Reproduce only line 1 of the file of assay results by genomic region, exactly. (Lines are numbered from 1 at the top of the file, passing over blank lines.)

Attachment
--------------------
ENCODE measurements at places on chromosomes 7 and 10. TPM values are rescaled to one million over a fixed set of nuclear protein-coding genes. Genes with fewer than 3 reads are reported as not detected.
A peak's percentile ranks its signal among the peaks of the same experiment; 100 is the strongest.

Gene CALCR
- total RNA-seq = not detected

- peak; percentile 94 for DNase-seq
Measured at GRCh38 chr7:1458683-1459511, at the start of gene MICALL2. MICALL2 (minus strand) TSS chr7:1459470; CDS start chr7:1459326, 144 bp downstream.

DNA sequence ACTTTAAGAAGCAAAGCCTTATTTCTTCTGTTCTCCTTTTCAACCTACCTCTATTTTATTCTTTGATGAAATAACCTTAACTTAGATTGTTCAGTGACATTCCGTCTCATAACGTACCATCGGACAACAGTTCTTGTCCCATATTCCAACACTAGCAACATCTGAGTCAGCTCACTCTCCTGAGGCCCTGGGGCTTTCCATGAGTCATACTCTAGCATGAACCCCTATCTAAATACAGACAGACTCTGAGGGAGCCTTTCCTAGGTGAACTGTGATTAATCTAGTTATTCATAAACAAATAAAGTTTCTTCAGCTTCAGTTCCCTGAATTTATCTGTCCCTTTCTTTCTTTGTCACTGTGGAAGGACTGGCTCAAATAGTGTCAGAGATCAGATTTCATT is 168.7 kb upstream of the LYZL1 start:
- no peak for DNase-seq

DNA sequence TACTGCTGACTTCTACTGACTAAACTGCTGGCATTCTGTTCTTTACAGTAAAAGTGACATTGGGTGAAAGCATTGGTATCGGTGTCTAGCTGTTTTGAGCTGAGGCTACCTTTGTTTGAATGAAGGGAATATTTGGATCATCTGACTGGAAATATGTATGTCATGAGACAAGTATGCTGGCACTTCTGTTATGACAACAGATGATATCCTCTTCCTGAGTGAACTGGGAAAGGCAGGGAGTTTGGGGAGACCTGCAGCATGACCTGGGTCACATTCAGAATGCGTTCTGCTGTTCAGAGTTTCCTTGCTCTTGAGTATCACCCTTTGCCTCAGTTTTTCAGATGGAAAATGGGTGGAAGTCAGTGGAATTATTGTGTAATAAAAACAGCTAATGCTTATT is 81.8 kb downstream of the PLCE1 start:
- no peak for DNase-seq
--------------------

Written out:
ENCODE measurements at places on chromosomes 7 and 10. TPM values are rescaled to one million over a fixed set of nuclear protein-coding genes. Genes with fewer than 3 reads are reported as not detected.